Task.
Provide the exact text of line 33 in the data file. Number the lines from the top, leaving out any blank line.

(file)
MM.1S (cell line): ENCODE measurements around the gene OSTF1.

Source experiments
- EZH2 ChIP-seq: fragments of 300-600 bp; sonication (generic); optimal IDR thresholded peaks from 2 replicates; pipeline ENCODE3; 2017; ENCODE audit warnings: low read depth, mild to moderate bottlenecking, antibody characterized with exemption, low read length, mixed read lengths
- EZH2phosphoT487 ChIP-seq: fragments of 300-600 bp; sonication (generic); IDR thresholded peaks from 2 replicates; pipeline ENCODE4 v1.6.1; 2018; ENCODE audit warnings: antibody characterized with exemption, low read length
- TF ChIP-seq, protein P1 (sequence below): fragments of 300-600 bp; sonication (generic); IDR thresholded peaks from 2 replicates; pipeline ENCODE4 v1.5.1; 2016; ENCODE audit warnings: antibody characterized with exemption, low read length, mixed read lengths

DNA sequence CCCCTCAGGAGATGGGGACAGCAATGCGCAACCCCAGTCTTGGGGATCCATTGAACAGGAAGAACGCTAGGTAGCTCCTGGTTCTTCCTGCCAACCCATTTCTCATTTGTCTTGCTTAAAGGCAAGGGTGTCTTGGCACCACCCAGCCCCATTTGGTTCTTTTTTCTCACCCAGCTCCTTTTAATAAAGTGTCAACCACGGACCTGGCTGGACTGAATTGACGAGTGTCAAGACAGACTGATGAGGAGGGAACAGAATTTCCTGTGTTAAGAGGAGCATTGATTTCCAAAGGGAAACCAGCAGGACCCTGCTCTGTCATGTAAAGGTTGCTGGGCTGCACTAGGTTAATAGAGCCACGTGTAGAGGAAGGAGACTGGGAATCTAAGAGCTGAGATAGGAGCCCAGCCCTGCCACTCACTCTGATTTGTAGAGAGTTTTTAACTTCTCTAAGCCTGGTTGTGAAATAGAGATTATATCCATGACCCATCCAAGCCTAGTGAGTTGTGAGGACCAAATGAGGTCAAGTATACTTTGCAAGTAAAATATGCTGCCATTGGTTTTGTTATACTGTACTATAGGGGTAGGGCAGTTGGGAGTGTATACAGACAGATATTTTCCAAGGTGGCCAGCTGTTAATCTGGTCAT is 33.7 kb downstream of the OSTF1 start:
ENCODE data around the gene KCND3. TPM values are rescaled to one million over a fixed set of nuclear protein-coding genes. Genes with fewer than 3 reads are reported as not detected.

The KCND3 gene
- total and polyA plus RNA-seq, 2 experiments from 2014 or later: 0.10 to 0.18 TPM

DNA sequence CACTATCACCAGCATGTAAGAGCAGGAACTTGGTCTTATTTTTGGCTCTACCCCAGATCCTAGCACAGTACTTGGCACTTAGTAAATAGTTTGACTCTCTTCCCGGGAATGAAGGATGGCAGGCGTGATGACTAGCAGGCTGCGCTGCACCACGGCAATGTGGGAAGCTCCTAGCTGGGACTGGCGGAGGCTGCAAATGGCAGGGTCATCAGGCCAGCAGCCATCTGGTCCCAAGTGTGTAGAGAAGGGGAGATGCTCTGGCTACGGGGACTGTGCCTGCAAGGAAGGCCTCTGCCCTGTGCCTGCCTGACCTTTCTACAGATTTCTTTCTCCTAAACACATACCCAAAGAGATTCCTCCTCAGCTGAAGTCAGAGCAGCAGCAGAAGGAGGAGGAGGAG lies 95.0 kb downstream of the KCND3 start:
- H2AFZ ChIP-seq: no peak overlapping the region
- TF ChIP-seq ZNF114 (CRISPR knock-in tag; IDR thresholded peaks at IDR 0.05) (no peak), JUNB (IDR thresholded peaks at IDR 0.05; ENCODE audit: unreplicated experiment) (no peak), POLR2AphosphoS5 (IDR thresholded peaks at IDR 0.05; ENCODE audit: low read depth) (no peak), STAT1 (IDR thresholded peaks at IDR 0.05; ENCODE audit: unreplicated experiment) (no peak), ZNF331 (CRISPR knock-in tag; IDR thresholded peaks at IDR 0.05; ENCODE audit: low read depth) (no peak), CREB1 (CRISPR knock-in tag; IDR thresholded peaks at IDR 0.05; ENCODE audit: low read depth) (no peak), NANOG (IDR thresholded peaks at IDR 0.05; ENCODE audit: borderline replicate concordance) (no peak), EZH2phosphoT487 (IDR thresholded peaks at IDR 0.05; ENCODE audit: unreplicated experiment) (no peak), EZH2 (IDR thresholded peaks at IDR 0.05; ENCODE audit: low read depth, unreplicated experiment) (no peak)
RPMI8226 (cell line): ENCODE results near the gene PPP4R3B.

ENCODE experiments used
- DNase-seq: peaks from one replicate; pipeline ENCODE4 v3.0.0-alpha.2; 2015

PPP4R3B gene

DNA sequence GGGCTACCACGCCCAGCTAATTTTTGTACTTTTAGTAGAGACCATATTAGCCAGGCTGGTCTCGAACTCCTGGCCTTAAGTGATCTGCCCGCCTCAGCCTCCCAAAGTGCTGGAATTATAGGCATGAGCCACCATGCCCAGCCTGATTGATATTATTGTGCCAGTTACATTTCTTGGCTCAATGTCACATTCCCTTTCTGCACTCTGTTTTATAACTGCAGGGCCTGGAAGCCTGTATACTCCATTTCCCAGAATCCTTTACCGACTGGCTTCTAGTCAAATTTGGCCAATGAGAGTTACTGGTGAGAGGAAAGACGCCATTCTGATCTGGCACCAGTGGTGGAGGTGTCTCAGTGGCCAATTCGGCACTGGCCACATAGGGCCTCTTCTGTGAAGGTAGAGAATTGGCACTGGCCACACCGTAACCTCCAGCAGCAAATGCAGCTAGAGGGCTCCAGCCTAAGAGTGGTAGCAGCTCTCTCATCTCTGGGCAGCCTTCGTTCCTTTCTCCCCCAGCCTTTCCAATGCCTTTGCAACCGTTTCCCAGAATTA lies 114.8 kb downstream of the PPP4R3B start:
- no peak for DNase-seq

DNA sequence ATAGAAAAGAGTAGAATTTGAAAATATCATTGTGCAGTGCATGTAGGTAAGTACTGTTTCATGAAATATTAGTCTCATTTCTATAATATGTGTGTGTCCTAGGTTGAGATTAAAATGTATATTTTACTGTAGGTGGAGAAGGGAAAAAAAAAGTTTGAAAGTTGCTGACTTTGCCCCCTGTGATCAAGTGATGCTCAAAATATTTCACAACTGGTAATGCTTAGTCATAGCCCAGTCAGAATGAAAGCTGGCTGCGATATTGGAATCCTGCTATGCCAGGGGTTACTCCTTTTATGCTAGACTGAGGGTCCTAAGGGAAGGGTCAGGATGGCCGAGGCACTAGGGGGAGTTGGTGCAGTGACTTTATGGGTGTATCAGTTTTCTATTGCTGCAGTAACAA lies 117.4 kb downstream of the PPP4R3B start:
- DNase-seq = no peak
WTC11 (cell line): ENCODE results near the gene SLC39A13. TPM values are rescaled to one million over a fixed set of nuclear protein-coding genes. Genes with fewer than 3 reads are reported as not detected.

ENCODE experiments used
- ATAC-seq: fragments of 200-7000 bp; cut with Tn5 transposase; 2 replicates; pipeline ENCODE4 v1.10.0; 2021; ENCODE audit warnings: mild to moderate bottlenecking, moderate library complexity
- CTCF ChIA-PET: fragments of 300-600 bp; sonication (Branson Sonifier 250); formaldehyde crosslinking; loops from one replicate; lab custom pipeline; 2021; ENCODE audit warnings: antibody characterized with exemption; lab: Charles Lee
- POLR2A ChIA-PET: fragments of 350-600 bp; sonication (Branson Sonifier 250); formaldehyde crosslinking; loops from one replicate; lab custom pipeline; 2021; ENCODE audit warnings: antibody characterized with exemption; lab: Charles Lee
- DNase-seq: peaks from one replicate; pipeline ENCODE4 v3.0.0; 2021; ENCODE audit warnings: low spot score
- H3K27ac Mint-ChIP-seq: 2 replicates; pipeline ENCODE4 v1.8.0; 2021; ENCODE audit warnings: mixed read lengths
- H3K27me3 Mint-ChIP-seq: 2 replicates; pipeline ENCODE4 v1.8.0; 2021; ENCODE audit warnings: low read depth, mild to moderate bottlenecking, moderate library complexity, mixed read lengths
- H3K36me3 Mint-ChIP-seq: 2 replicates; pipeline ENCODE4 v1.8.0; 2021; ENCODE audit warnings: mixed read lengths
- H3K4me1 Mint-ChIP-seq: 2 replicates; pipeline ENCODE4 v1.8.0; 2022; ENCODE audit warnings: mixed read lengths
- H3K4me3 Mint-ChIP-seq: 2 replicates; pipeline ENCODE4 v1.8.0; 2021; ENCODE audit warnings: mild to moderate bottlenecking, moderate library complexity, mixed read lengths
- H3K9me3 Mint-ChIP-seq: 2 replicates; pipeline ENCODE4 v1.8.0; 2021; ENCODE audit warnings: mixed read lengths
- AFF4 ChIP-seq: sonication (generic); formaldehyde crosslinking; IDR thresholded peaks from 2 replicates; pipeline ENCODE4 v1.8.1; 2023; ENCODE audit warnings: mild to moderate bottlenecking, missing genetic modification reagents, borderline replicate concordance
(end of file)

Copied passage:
- AFF4 ChIP-seq: sonication (generic); formaldehyde crosslinking; IDR thresholded peaks from 2 replicates; pipeline ENCODE4 v1.8.1; 2023; ENCODE audit warnings: mild to moderate bottlenecking, missing genetic modification reagents, borderline replicate concordance